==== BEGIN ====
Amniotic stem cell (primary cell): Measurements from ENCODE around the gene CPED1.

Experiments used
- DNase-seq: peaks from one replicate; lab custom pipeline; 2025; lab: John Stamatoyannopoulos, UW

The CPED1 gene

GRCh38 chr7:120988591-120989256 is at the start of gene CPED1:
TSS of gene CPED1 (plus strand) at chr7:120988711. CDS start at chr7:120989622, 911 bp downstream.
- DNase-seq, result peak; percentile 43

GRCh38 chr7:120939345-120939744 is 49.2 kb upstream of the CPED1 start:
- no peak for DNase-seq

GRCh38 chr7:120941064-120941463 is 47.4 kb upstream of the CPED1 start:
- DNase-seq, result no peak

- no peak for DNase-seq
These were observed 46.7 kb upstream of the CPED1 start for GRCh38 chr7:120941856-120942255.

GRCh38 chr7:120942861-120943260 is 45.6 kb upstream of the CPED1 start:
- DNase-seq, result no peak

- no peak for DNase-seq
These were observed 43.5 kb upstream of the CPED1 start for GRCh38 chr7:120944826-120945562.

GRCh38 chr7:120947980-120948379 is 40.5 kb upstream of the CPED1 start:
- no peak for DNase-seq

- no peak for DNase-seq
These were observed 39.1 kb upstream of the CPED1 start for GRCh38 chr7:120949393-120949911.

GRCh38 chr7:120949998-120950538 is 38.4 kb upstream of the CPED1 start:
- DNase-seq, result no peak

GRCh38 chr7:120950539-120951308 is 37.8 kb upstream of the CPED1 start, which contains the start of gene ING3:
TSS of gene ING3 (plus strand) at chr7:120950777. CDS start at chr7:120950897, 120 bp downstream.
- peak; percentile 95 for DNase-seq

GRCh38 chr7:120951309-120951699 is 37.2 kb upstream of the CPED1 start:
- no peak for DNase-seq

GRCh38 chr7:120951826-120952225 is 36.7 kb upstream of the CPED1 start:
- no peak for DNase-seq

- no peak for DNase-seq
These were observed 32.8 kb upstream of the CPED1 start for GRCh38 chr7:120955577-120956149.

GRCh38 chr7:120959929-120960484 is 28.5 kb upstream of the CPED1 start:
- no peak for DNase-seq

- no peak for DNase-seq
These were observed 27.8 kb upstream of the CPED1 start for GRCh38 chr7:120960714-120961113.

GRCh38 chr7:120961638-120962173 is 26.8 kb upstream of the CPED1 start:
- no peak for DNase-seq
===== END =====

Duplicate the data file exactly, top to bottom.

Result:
Amniotic stem cell (primary cell): Measurements from ENCODE around the gene CPED1.

Experiments used
- DNase-seq: peaks from one replicate; lab custom pipeline; 2025; lab: John Stamatoyannopoulos, UW

The CPED1 gene

GRCh38 chr7:120988591-120989256 is at the start of gene CPED1:
TSS of gene CPED1 (plus strand) at chr7:120988711. CDS start at chr7:120989622, 911 bp downstream.
- DNase-seq, result peak; percentile 43

GRCh38 chr7:120939345-120939744 is 49.2 kb upstream of the CPED1 start:
- no peak for DNase-seq

GRCh38 chr7:120941064-120941463 is 47.4 kb upstream of the CPED1 start:
- DNase-seq, result no peak

- no peak for DNase-seq
These were observed 46.7 kb upstream of the CPED1 start for GRCh38 chr7:120941856-120942255.

GRCh38 chr7:120942861-120943260 is 45.6 kb upstream of the CPED1 start:
- DNase-seq, result no peak

- no peak for DNase-seq
These were observed 43.5 kb upstream of the CPED1 start for GRCh38 chr7:120944826-120945562.

GRCh38 chr7:120947980-120948379 is 40.5 kb upstream of the CPED1 start:
- no peak for DNase-seq

- no peak for DNase-seq
These were observed 39.1 kb upstream of the CPED1 start for GRCh38 chr7:120949393-120949911.

GRCh38 chr7:120949998-120950538 is 38.4 kb upstream of the CPED1 start:
- DNase-seq, result no peak

GRCh38 chr7:120950539-120951308 is 37.8 kb upstream of the CPED1 start, which contains the start of gene ING3:
TSS of gene ING3 (plus strand) at chr7:120950777. CDS start at chr7:120950897, 120 bp downstream.
- peak; percentile 95 for DNase-seq

GRCh38 chr7:120951309-120951699 is 37.2 kb upstream of the CPED1 start:
- no peak for DNase-seq

GRCh38 chr7:120951826-120952225 is 36.7 kb upstream of the CPED1 start:
- no peak for DNase-seq

- no peak for DNase-seq
These were observed 32.8 kb upstream of the CPED1 start for GRCh38 chr7:120955577-120956149.

GRCh38 chr7:120959929-120960484 is 28.5 kb upstream of the CPED1 start:
- no peak for DNase-seq

- no peak for DNase-seq
These were observed 27.8 kb upstream of the CPED1 start for GRCh38 chr7:120960714-120961113.

GRCh38 chr7:120961638-120962173 is 26.8 kb upstream of the CPED1 start:
- no peak for DNase-seq